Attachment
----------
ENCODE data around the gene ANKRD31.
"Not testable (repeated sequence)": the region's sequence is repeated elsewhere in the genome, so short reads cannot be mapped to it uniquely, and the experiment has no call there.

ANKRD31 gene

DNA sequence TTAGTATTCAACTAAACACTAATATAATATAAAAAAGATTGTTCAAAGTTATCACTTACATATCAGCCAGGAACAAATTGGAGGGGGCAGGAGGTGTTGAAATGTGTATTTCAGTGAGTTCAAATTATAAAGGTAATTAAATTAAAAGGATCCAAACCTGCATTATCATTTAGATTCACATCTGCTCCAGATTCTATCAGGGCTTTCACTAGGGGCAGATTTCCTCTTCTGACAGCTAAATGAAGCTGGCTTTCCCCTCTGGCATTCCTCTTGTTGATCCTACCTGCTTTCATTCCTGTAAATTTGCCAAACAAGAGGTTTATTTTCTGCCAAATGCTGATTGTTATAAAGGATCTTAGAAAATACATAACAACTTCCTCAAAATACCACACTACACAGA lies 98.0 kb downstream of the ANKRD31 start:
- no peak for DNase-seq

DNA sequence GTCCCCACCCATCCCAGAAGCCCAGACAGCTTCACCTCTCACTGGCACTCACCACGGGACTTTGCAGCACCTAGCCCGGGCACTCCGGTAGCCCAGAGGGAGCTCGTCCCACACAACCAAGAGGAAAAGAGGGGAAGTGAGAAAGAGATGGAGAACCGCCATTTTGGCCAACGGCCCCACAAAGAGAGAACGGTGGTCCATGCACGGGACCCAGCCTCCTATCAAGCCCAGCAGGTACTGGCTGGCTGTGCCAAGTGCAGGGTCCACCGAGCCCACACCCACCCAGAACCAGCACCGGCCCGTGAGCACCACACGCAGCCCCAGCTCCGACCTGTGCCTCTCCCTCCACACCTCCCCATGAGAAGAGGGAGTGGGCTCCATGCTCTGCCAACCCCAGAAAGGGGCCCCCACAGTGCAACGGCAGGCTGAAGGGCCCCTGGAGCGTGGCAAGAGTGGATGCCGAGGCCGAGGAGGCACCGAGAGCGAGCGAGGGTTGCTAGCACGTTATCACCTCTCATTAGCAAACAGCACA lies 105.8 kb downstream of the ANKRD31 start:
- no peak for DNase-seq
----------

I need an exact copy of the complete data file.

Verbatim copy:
ENCODE data around the gene ANKRD31.
"Not testable (repeated sequence)": the region's sequence is repeated elsewhere in the genome, so short reads cannot be mapped to it uniquely, and the experiment has no call there.

ANKRD31 gene

DNA sequence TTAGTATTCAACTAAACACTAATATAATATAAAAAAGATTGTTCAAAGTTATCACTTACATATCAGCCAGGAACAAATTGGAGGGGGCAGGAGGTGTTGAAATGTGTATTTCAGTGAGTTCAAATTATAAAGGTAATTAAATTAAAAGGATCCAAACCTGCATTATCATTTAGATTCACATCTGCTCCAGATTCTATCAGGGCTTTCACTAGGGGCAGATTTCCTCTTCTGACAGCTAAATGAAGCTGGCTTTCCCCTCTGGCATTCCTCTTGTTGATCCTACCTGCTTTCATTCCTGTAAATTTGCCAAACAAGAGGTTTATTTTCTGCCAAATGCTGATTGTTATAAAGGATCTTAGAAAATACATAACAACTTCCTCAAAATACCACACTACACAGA lies 98.0 kb downstream of the ANKRD31 start:
- no peak for DNase-seq

DNA sequence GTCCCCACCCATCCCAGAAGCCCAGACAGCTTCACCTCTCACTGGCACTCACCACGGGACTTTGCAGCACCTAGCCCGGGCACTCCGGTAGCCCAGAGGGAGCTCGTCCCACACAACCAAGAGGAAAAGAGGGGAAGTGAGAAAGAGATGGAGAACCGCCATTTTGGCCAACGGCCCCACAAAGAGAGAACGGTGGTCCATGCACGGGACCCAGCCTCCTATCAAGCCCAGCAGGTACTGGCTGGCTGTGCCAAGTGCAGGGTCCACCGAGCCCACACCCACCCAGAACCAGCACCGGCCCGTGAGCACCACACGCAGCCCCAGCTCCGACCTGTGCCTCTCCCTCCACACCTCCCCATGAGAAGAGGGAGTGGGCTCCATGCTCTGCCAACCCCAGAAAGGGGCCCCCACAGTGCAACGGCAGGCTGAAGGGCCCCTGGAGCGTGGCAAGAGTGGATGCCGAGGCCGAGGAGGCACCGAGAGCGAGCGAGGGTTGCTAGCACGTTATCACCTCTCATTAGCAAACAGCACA lies 105.8 kb downstream of the ANKRD31 start:
- no peak for DNase-seq